Boolean Map Theory of visual awareness and visual attention

In 2007, Liqiang Huang and Pashler proposed the Boolean Map Theory of visual attention and awareness. The theory argues that a specific type of abstract data structure (the Boolean Map) characterizes the contents of human visual awareness at any given instant in time.[18]

Effect of two learning episodes on people's ability to recall information. Study Gap refers to time between the two episodes, and Test Delay refers to time from second episode to the recall test.

In 2008 (with Melody Wiseheart & other collaborators) Pashler carried out the most systematic and long-term studies of the effect of temporal spacing on human learning. Holding total time constant, the team found that when people study information on two occasions separated by a temporal gap G, and then are given a memory test after a further delay D, performance on the test is best when the G is about 10-20% as long as D.[19] (This implies, for example, that if one wishes to study information on two occasions with the goal of retaining it for 1 year, the best practice would be to separate the two study events by about 1 month, whereas if one wished to retain the information for a week, a 1-day gap would work better.) This research is relied upon by some software developers in building spaced-learning apps and websites to help people to retain information more efficiently[20][21]

In 2008 (with Edward Vul) Pashler showed that the famous Wisdom of Crowds Effect first noted by Francis Galton could be elicited within a single individual. Averaging two estimates from the same person (their first-choice answer and a second answer elicited later) produced an improvement in accuracy equal to about 1/3 the benefit obtained by averaging estimates from two different people.[22] This discovery, termed the “Inner Crowd Effect” by The Economist[23] helped prompt follow-up research examining potential new methods of improving human judgment accuracy.[24]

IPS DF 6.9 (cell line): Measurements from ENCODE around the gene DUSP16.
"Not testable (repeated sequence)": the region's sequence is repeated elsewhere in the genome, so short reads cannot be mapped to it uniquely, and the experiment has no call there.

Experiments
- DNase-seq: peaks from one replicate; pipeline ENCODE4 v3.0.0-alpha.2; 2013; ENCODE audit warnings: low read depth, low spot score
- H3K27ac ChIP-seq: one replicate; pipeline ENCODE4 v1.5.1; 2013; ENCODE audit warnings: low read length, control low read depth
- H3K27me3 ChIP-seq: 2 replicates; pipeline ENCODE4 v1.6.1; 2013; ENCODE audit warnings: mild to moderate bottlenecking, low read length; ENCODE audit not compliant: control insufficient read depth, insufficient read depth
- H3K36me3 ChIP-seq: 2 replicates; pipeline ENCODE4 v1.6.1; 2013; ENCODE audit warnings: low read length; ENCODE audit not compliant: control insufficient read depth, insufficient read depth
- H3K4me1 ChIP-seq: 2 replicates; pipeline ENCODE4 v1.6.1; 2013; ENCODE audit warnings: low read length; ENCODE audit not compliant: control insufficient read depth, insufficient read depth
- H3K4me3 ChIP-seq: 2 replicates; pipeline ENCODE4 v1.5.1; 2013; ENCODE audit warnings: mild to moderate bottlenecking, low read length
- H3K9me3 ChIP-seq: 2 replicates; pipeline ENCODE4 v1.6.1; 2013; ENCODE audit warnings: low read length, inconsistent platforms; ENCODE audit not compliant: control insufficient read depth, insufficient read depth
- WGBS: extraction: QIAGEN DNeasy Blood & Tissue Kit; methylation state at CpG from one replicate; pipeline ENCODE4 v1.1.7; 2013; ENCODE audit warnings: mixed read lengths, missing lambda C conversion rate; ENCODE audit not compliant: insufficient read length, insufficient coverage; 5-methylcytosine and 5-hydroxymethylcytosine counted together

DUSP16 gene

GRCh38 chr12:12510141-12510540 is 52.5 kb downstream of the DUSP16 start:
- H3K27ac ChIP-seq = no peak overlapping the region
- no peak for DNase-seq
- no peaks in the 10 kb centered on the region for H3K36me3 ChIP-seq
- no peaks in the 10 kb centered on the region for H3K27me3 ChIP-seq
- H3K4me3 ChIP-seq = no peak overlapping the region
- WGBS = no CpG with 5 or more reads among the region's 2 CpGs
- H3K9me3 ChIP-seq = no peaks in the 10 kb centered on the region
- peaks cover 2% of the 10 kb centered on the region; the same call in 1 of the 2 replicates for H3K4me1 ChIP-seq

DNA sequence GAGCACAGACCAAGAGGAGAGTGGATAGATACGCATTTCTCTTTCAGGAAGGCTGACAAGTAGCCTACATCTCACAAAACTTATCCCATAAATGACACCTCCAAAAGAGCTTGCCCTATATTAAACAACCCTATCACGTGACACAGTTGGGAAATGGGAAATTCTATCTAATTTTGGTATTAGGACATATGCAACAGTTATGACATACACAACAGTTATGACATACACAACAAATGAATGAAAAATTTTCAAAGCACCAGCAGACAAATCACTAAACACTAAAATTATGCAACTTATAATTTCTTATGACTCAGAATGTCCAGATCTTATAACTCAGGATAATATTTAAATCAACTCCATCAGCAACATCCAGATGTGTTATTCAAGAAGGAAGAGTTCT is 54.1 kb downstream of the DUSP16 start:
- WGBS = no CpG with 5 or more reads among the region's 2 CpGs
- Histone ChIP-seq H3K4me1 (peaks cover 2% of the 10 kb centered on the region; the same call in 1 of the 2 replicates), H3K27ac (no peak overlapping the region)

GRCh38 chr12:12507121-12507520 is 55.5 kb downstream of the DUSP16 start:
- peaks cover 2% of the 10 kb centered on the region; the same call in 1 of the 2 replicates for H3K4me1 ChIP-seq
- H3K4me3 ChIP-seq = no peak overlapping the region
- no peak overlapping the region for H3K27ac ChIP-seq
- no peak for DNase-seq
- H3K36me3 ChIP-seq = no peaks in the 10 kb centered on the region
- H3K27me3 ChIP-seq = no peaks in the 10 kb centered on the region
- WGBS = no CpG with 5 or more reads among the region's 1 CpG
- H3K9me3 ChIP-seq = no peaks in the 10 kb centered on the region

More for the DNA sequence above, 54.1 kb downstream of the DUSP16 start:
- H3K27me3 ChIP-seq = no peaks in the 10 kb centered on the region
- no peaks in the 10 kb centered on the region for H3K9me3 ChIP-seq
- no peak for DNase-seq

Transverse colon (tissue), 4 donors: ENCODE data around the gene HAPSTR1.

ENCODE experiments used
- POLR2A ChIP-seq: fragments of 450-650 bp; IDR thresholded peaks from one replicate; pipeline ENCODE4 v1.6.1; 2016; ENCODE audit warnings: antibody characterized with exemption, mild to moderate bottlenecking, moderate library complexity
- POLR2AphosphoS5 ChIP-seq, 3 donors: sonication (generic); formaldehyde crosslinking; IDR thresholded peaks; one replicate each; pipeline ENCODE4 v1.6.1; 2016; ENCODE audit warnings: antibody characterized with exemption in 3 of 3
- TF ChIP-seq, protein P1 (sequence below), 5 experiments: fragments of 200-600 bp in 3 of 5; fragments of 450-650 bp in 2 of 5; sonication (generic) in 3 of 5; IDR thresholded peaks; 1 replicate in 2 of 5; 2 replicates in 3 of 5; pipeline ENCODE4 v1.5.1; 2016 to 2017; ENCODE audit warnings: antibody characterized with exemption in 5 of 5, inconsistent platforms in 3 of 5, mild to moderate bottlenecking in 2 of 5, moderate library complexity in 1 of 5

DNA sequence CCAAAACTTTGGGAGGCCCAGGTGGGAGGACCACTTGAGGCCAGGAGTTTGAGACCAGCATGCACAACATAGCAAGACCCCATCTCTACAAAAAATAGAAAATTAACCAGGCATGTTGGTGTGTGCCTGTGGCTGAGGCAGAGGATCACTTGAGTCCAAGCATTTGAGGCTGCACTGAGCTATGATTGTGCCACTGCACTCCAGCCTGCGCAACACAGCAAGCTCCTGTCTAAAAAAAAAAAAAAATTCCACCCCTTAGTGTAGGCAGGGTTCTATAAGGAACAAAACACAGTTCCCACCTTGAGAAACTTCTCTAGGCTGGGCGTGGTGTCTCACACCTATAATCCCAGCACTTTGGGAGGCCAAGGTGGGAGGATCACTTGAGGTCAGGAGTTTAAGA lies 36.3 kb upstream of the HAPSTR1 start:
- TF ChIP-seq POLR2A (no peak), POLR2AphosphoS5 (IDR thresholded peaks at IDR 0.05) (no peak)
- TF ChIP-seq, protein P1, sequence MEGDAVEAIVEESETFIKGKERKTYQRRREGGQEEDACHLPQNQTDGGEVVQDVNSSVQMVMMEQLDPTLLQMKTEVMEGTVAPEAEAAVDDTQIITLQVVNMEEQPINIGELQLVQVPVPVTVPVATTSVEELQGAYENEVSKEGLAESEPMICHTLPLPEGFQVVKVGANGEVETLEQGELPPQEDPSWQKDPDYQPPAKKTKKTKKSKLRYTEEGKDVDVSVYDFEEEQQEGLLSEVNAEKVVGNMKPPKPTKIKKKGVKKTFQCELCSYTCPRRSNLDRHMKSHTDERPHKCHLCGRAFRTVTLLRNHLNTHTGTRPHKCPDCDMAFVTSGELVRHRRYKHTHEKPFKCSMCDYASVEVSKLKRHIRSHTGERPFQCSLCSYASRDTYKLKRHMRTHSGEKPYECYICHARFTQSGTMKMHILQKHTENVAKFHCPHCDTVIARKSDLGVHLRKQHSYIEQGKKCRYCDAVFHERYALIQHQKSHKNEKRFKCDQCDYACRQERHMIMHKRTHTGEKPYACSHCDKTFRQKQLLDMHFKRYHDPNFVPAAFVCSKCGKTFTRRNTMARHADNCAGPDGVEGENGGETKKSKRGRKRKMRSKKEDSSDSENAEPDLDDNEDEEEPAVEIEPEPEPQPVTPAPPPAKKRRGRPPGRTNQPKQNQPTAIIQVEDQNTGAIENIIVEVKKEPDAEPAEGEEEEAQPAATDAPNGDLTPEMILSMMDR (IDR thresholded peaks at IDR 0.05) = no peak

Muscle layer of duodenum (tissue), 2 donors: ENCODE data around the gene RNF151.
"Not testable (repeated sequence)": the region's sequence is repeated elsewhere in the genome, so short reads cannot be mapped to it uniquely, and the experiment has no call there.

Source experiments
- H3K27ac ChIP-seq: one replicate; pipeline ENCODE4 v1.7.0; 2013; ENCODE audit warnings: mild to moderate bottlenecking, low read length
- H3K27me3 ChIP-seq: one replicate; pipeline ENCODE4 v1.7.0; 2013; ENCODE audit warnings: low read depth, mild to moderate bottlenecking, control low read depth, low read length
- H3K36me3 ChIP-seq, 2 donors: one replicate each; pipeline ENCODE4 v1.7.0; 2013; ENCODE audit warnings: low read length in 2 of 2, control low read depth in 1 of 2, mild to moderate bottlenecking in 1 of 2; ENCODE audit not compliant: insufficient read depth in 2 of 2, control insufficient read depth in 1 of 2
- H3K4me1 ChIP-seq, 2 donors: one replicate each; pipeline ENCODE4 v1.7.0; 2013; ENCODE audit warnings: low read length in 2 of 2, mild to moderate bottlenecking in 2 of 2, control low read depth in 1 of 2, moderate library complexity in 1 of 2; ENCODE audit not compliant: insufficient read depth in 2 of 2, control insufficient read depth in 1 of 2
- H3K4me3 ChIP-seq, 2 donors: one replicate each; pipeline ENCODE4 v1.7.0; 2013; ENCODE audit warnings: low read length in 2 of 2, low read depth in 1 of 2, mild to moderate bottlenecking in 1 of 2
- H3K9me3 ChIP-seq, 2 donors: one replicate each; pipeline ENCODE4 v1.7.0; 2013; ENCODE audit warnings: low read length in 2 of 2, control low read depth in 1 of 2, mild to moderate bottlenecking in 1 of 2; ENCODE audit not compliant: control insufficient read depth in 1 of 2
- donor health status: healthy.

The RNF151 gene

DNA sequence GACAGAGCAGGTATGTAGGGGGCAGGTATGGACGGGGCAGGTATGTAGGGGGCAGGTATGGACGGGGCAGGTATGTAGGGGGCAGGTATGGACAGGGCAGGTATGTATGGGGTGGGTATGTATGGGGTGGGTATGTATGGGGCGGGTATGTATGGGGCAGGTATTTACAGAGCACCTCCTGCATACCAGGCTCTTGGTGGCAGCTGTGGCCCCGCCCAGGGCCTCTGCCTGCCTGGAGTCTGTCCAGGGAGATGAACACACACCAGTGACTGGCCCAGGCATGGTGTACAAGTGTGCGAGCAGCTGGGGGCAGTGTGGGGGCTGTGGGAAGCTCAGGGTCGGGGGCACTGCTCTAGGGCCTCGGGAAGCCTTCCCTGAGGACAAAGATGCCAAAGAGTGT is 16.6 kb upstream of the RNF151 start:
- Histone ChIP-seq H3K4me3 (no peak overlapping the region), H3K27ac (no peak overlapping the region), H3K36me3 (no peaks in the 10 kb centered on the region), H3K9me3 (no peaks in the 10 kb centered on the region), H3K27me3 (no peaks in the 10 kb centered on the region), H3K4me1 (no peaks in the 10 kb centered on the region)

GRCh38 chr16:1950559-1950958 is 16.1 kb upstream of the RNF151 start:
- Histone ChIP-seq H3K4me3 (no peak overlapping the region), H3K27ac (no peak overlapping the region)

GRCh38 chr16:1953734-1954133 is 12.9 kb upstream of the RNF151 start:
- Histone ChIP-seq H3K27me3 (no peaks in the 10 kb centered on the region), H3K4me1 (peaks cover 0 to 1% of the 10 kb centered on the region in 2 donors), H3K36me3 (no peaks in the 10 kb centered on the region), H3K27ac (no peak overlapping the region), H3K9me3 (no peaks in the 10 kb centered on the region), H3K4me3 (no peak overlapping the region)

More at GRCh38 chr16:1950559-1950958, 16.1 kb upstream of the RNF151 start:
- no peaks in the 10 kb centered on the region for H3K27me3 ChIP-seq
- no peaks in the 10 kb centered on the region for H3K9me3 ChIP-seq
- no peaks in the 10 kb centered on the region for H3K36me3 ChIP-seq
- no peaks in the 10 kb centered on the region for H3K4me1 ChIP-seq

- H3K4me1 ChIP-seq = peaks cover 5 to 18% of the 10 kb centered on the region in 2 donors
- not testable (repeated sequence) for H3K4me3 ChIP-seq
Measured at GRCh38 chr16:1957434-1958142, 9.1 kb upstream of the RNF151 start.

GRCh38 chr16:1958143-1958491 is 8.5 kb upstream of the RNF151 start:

In 2006, US Department of Education commissioned Pashler to lead a review of cognitive science findings that could best help guide teachers in scientifically validated instructional practices. The resulting Practice Guide is distributed by the Department and is available free of charge on the department's website.[25]

Controversies[edit]

In 2008, Pashler (along with Vul, Harris, and Winkielman) published a paper initially entitled “Voodoo Correlations in Social Neuroscience” arguing that many of the most prominent research articles in cognitive and social neuroscience had made statistical errors resulting in gross over-estimation of brain-behavior correlation values. The paper (published under the milder title "Puzzlingly Large Correlations...")[26] produced an intense controversy that was covered in popular media[7] as well as academic press.[27][28] Some writers have pointed to this paper as having helped launch the current period of intensive methodological debate and controversy in behavioral science[29][30] Statistical practices in brain imaging field appear to have changed in response to the paper[31] with increased use of cross-validation.